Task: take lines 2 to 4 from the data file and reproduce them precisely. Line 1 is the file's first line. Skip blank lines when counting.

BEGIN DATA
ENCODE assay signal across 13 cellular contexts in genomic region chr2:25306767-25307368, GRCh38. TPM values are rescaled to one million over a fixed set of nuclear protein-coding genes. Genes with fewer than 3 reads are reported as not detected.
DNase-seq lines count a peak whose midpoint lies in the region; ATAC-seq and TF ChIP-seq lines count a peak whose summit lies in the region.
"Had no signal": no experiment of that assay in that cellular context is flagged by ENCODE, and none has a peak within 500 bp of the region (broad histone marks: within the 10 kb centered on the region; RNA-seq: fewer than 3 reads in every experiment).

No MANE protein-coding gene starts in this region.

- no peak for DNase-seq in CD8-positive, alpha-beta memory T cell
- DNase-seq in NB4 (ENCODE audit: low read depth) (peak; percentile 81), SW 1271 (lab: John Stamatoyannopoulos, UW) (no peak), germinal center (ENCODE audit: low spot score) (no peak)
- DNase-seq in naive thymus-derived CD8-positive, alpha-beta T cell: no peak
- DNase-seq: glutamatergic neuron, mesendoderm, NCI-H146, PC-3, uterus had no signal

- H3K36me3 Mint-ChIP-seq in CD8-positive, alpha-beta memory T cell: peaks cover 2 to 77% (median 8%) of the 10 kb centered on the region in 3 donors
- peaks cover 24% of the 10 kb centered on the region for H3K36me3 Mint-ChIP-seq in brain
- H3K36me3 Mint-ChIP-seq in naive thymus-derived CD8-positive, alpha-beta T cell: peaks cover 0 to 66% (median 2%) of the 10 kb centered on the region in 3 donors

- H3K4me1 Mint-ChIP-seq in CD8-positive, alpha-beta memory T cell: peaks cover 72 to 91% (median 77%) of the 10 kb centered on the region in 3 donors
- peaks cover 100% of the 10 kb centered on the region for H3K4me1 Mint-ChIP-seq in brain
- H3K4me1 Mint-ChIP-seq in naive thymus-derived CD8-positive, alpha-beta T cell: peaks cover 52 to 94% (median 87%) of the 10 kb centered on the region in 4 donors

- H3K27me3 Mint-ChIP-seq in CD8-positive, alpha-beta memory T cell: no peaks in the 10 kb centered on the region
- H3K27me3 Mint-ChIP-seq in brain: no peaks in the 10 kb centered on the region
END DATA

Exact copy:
DNase-seq lines count a peak whose midpoint lies in the region; ATAC-seq and TF ChIP-seq lines count a peak whose summit lies in the region.
"Had no signal": no experiment of that assay in that cellular context is flagged by ENCODE, and none has a peak within 500 bp of the region (broad histone marks: within the 10 kb centered on the region; RNA-seq: fewer than 3 reads in every experiment).

No MANE protein-coding gene starts in this region.